By Yuki Taylor
Law Student Editor
The Committee on Foreign Investment in the United States (CFIUS) assists the President in reviewing national security risks arising from foreign direct investment in the U.S. economy. CFIUS was initially implemented in 1975 under the Ford administration to study and monitor the impact of foreign investment in the United States against the backdrop of a rapid ownership increase by OPEC countries. Because of the diverse interests involved, CFIUS is an inter-agency committee composed of the heads of nine federal agencies and chaired by the Secretary of the U.S. Department of the Treasury.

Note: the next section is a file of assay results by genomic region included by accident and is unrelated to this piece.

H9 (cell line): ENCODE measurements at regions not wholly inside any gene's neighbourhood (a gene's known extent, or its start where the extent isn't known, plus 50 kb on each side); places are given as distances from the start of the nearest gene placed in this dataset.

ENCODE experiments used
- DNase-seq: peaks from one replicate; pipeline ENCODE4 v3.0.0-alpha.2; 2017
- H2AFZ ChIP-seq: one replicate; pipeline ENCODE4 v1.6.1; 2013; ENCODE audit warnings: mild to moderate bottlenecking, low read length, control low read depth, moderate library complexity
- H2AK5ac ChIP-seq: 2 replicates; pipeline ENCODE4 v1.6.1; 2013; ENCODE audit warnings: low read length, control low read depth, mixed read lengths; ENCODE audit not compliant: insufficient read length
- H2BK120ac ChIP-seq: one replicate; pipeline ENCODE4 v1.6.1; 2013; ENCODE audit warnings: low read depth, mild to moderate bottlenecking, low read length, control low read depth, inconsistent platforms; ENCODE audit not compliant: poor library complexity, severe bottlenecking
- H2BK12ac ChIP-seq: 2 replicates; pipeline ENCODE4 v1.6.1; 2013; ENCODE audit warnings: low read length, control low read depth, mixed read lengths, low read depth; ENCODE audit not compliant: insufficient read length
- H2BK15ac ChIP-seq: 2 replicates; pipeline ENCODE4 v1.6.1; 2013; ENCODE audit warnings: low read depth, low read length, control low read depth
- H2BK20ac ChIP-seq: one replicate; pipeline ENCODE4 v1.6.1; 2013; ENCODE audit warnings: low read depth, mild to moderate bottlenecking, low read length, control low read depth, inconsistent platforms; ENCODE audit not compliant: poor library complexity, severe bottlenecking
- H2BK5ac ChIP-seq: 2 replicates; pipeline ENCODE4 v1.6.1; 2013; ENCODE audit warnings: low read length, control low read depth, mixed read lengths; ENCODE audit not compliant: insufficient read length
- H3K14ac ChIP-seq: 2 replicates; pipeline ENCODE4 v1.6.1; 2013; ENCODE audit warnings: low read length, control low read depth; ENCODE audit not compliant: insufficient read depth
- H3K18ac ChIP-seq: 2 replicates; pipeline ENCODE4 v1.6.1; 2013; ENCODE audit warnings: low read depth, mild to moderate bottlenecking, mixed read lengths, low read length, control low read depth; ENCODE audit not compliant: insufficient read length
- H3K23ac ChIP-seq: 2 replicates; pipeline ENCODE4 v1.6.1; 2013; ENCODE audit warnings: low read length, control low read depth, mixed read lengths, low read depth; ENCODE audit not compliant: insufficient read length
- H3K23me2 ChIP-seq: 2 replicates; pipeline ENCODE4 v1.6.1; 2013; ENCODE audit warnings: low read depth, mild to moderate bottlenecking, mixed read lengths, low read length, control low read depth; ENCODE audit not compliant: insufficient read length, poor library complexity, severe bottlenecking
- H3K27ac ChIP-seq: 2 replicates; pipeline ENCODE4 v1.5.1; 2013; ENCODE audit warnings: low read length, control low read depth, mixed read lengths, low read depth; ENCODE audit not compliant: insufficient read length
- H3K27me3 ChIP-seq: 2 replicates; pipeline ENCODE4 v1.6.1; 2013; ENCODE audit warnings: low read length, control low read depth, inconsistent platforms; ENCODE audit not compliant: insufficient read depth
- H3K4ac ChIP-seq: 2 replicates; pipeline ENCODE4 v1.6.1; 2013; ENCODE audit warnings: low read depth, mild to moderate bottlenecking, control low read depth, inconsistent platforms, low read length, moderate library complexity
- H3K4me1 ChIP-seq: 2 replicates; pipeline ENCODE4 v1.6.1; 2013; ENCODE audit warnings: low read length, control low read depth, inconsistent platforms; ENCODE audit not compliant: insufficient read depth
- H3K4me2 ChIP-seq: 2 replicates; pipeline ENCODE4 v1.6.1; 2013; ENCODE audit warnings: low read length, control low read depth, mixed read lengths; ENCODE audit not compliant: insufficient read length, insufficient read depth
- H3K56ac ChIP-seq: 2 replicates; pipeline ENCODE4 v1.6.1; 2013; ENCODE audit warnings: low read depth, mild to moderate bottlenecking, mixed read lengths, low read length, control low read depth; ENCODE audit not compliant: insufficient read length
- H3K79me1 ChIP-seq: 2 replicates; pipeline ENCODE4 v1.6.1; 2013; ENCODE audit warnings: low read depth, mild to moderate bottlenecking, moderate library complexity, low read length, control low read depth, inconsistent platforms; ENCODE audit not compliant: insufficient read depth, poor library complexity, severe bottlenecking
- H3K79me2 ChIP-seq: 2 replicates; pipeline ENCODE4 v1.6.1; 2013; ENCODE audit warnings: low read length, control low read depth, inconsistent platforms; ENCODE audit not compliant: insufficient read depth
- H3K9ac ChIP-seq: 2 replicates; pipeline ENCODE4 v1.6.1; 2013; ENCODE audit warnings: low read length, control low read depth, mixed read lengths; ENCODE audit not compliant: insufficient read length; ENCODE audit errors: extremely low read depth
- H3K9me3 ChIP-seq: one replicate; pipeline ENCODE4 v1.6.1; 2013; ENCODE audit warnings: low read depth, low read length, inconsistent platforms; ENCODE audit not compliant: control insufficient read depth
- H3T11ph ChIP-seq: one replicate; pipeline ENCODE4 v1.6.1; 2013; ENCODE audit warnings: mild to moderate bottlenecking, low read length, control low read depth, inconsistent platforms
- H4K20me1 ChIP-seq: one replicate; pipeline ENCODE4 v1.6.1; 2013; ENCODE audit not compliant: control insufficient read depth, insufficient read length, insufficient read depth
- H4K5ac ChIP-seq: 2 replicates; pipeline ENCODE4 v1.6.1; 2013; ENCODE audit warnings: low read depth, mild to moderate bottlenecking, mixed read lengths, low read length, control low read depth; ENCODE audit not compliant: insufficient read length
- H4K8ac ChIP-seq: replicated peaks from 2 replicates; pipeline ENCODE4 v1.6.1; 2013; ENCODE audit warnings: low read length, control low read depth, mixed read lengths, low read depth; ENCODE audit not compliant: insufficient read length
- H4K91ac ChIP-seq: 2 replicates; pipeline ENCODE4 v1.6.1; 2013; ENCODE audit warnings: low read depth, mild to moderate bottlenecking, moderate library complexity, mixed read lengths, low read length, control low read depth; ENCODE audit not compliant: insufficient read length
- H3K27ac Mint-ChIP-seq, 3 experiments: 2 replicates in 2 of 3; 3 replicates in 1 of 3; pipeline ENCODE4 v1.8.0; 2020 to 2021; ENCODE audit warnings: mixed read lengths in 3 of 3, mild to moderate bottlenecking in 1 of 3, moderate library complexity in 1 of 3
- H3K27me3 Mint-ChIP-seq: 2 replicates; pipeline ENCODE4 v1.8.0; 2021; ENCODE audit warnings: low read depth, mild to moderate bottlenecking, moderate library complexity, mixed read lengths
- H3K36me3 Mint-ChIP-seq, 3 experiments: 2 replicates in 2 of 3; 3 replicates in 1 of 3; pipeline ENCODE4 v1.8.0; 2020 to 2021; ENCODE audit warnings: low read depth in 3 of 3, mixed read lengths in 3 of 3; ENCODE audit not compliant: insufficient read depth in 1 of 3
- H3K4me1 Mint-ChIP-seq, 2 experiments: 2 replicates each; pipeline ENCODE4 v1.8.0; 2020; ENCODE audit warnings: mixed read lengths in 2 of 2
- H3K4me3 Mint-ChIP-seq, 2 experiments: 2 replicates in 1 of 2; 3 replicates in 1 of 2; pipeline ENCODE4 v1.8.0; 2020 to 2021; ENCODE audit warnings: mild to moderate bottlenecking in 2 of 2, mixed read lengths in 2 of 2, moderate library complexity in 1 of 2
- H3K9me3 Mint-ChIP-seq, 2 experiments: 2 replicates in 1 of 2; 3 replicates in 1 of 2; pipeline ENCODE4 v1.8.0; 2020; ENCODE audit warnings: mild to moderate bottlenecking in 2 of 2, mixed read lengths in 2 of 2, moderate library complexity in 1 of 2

The first major enhancement to CFIUS review was made in 1988, when concern was growing over foreign acquisition of U.S. companies, particularly by the Japanese. The Exon-Florio provision was introduced to the Defense Production Act of 1950, which grants the President the authority to block foreign direct investment in U.S. assets when he considers that it may threaten national security. The authority to conduct the initial Exon-Florio review was delegated to CFIUS. Although the President has ultimate authority to approve or block foreign investment, presidential disagreement with CFIUS recommendations is rare. However, there have been seven instances of proposed foreign acquisitions blocked by Presidents: four by President Trump, two by President Obama, and one by President George H.W. Bush. Notably, all seven cases of denial involved investors from the People’s Republic of China. A majority involved intended acquisitions in the semiconductor industry.